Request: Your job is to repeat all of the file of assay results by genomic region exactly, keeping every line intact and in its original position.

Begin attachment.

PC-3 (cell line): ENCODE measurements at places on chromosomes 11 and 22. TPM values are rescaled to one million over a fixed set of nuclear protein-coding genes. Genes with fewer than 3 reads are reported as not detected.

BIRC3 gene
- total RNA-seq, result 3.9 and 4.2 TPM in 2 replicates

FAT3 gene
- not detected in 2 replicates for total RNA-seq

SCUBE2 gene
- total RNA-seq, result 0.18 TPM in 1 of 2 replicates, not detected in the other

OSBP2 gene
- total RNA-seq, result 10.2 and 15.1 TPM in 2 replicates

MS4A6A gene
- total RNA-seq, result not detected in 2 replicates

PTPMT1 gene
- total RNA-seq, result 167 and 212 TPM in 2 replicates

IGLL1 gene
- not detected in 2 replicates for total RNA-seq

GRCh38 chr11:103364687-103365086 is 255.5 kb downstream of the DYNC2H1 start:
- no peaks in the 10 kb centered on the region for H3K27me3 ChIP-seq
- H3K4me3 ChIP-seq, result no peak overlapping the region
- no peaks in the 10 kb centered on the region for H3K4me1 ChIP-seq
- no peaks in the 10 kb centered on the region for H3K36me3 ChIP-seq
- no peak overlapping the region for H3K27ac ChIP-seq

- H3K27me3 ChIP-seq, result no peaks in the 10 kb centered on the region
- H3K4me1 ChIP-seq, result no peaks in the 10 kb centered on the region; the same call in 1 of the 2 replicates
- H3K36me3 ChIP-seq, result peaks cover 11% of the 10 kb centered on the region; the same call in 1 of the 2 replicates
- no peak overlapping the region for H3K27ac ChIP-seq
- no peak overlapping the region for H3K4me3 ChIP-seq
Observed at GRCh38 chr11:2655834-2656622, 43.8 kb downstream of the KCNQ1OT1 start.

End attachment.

PC-3 (cell line): ENCODE measurements at places on chromosomes 11 and 22. TPM values are rescaled to one million over a fixed set of nuclear protein-coding genes. Genes with fewer than 3 reads are reported as not detected.

BIRC3 gene
- total RNA-seq, result 3.9 and 4.2 TPM in 2 replicates

FAT3 gene
- not detected in 2 replicates for total RNA-seq

SCUBE2 gene
- total RNA-seq, result 0.18 TPM in 1 of 2 replicates, not detected in the other

OSBP2 gene
- total RNA-seq, result 10.2 and 15.1 TPM in 2 replicates

MS4A6A gene
- total RNA-seq, result not detected in 2 replicates

PTPMT1 gene
- total RNA-seq, result 167 and 212 TPM in 2 replicates

IGLL1 gene
- not detected in 2 replicates for total RNA-seq

GRCh38 chr11:103364687-103365086 is 255.5 kb downstream of the DYNC2H1 start:
- no peaks in the 10 kb centered on the region for H3K27me3 ChIP-seq
- H3K4me3 ChIP-seq, result no peak overlapping the region
- no peaks in the 10 kb centered on the region for H3K4me1 ChIP-seq
- no peaks in the 10 kb centered on the region for H3K36me3 ChIP-seq
- no peak overlapping the region for H3K27ac ChIP-seq

- H3K27me3 ChIP-seq, result no peaks in the 10 kb centered on the region
- H3K4me1 ChIP-seq, result no peaks in the 10 kb centered on the region; the same call in 1 of the 2 replicates
- H3K36me3 ChIP-seq, result peaks cover 11% of the 10 kb centered on the region; the same call in 1 of the 2 replicates
- no peak overlapping the region for H3K27ac ChIP-seq
- no peak overlapping the region for H3K4me3 ChIP-seq
Observed at GRCh38 chr11:2655834-2656622, 43.8 kb downstream of the KCNQ1OT1 start.